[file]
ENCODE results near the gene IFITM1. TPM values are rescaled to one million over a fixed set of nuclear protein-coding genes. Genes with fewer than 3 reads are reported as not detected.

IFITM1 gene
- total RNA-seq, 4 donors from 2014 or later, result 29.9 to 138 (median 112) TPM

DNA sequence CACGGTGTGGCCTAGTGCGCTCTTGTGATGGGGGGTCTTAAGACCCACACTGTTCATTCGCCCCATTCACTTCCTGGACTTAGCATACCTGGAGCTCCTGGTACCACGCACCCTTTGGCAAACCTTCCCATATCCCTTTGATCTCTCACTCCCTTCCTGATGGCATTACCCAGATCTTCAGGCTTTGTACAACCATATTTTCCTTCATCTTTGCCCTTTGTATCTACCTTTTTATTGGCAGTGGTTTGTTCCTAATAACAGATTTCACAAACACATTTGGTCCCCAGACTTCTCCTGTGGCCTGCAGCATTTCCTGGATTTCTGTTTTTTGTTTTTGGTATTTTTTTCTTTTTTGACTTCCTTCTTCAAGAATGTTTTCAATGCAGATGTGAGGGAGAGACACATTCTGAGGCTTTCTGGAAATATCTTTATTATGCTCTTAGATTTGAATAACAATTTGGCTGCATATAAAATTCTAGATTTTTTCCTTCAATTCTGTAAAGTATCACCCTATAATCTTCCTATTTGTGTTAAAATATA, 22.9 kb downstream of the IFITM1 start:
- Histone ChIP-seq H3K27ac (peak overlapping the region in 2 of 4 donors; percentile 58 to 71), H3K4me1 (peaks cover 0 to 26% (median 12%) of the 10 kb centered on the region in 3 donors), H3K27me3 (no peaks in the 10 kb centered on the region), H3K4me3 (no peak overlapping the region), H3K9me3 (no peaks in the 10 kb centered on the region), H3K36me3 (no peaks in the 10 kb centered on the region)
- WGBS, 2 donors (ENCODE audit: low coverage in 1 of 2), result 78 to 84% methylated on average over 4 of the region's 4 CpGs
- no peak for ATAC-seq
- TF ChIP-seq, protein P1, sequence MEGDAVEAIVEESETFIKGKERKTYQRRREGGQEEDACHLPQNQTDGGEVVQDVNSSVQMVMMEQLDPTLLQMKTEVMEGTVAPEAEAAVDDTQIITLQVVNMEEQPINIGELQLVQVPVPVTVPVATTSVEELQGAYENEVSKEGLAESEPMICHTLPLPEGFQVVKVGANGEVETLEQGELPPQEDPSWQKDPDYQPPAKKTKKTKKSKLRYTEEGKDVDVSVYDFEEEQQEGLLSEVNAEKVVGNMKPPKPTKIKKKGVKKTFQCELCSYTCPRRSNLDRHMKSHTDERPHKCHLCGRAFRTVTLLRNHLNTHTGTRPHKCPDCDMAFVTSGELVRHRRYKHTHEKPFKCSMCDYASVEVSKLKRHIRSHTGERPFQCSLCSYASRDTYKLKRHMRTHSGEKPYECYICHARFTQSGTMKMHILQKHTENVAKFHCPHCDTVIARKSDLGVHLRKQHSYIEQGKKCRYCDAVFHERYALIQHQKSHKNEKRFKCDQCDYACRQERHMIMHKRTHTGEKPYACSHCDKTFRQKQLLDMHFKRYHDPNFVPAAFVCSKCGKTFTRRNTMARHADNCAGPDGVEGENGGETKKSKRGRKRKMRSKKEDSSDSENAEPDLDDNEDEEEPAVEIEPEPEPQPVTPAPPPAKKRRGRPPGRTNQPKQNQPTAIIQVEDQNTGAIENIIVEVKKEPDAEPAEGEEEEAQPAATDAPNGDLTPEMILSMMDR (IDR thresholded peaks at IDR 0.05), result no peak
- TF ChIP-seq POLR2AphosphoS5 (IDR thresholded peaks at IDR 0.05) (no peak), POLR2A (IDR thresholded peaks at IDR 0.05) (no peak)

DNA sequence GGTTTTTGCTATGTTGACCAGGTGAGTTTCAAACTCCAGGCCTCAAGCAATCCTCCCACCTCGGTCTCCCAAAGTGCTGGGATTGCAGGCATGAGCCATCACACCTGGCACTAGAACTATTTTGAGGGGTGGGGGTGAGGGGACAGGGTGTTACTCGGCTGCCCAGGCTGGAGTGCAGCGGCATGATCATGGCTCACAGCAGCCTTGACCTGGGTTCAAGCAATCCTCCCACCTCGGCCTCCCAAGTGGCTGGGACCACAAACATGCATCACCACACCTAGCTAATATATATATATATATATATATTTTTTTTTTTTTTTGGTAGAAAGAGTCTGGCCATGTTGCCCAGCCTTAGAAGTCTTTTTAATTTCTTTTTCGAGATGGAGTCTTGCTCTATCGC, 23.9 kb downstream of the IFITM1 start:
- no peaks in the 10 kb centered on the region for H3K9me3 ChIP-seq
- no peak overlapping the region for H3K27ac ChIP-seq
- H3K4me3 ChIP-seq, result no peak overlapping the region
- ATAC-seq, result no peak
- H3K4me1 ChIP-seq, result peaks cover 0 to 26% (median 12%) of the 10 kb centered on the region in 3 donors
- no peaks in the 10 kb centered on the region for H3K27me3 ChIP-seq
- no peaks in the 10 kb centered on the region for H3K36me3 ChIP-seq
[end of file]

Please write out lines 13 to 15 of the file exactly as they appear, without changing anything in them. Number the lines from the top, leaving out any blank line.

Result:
- H3K4me3 ChIP-seq, result no peak overlapping the region
- ATAC-seq, result no peak
- H3K4me1 ChIP-seq, result peaks cover 0 to 26% (median 12%) of the 10 kb centered on the region in 3 donors